Mom story: I invented a one-of-a-kind product
When Talia Bahr Goldfarb, 39, of St. Louis, Missouri, couldn’t find a belt easy for her then-toddler son to fasten, she and her sister, Danielle, invented a Velcro belt that’s a cinch for little ones to use with one hand. Today, the belts are sold in catalogs and at more than 700 stores throughout the country. Their business, Myself Belts, has earned $2 million in sales since launching in 2004. Goldfarb, mom of three kids ages 13, 9 and 7, sometimes can’t believe the success is real and says the sole reason she has a business is because she’s a mom.
by Talia Bahr Goldfarb
as told to Julie Weingarden Dubin
I never planned to be an entrepreneur. I have my masters in social work and I was happily working as a therapist with kids in the foster care system. My life took a huge turn once my son was potty trained and his pants wouldn't stay up. I couldn't find a belt that my son could actually use on his own, so my sister and I decided to fill a void in the marketplace and invented Myself Belts — the belt kids can fasten themselves. I wanted to empower my son and nurture his pride in being able to be independent in the bathroom. We figured out a simple and innovative way for our belt to fasten, filed patent protection, and in 2004, brought Myself Belts to the market. My new venture was completely initiated by my life as a mom.
The making of a startup
Myself Belts' closure is the only one-handed belt on the market and truly the easiest belt that exists. It took us a little while to figure out exactly how the belt should close. We cut up belts, tried miscellaneous materials, had a sample made in the garment district in New York City and then had my son wear it to make sure that it worked.
Not having a background in sales worked in my favor. I wasn’t intimidated approaching buyers because I didn’t realize that I should be. Since I didn’t have business experience, I made decisions based on instinct, common sense and a strong belief in our product. I cold-called department stores, sent packages to magazine editors with our products and once people heard about the benefits of Myself Belts directly from the owner, it fostered great relationship building.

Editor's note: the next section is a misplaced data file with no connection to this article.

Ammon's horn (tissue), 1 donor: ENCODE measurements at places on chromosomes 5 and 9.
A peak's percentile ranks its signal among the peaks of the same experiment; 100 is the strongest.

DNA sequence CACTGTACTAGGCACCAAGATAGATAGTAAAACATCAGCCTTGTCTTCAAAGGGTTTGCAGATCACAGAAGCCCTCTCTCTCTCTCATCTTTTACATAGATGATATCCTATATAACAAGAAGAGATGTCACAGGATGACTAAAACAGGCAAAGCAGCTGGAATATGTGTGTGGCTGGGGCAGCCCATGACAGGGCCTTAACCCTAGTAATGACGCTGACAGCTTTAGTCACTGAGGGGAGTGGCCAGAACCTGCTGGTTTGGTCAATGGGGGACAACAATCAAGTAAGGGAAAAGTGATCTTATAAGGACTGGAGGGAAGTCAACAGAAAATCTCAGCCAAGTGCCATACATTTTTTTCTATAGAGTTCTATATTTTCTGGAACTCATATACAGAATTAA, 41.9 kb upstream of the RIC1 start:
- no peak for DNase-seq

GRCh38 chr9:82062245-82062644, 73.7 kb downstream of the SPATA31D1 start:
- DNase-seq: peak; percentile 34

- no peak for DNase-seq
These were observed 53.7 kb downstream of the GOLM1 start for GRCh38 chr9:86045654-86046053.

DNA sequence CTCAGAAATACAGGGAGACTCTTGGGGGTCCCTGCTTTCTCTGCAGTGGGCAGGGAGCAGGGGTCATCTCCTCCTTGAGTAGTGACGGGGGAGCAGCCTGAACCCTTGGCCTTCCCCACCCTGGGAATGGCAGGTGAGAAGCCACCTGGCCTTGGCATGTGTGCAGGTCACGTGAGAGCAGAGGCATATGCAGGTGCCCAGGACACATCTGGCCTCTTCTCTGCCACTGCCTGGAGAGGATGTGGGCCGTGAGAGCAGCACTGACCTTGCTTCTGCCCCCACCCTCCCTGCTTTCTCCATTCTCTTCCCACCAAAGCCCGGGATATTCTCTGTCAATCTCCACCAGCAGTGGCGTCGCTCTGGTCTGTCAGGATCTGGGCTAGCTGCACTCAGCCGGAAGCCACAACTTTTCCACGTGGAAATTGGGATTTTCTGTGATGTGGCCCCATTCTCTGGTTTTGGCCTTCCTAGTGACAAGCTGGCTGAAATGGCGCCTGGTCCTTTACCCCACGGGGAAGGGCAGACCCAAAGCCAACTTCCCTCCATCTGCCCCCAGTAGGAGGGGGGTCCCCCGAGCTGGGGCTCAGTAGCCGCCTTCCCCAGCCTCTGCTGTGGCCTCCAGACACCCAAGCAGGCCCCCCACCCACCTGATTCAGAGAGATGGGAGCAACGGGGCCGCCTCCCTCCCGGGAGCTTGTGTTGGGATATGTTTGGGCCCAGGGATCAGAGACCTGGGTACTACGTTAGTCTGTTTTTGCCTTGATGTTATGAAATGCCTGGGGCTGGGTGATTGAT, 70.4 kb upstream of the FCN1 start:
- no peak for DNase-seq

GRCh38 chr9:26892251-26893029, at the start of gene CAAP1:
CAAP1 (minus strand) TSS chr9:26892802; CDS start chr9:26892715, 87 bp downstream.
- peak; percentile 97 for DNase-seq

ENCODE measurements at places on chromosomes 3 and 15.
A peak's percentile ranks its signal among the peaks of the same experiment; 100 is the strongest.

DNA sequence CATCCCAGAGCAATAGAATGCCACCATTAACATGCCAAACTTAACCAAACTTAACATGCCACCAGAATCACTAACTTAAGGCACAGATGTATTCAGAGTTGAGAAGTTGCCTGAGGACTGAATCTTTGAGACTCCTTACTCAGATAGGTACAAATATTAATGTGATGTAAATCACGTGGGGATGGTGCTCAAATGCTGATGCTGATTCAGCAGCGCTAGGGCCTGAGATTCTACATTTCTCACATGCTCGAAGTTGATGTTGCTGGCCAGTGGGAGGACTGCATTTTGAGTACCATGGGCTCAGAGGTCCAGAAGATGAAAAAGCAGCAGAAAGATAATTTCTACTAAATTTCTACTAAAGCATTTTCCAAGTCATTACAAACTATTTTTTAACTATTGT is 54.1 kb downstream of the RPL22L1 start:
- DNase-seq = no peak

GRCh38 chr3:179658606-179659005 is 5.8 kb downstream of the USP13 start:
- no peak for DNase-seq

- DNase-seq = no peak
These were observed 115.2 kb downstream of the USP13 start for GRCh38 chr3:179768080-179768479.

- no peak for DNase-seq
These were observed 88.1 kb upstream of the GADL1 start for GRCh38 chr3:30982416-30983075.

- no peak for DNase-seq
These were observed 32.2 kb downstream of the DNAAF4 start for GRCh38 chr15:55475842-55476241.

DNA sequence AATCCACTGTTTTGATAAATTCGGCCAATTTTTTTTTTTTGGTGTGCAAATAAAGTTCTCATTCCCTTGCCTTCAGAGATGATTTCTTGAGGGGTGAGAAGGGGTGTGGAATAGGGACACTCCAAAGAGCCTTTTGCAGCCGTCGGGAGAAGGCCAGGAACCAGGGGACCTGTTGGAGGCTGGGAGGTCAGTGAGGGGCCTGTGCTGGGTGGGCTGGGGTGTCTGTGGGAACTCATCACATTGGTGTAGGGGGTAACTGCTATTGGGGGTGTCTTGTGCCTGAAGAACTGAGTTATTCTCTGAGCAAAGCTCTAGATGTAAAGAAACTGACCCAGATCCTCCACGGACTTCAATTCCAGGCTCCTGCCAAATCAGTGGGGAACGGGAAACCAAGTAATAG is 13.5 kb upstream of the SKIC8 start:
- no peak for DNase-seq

It still amazes me that people buy belts that I created. It’s hard to believe what my son's sagging pants have led to. I remember the first store order that we received. I was jumping up and down in my kitchen when I heard. Another incredible moment was when I saw a picture online of Madonna holding her daughter who was wearing our Metallic Heart belt. It was surreal.
My 4th child
Myself Belts has changed my family in every way. The business is like my 4th child. It’s impossible to separate business and family when you sell online, because you never close. Luckily my family takes pride in Myself Belts — in fact, my husband, Chuck, a physician, is my biggest fan!
I do a delicate juggling act in being able to work and also be the mom who picks my kids up from school and helps them with their homework. It’s not a perfect balance, but I think that when they see me struggle, they witness me doing the best I can which is what I hope for them. I’m often struck that their childhood has had a backdrop of watching their mom build a business. I think my children see my work ethic and are learning the benefits of working hard to achieve success.
A sense of pride
I’m most proud of the fact that our invention promotes independence and has made life easier for so many. Whether Myself Belts reduces school anxiety because it’s faster to go to the bathroom at school, or whether a child with dexterity issues has an easier time getting dressed, it feels great to know we have helped others.
I think part of why our customers are so loyal is because they know our story. I respond personally to emails and talk freely with customers and press outlets. At the root of it all, I’m a mom who had a common parenting frustration and invented a solution. I always think of my customers as "me" — just a mom trying to keep her kid's pants up.
Try to watch the world through your kids’ eyes and try to share their enthusiasm. Hang tight during the hard times because they’ll pass, and cherish the good times (a good night’s sleep, kids behaving like angels, days without sibling fighting) because they’re often fleeting, too.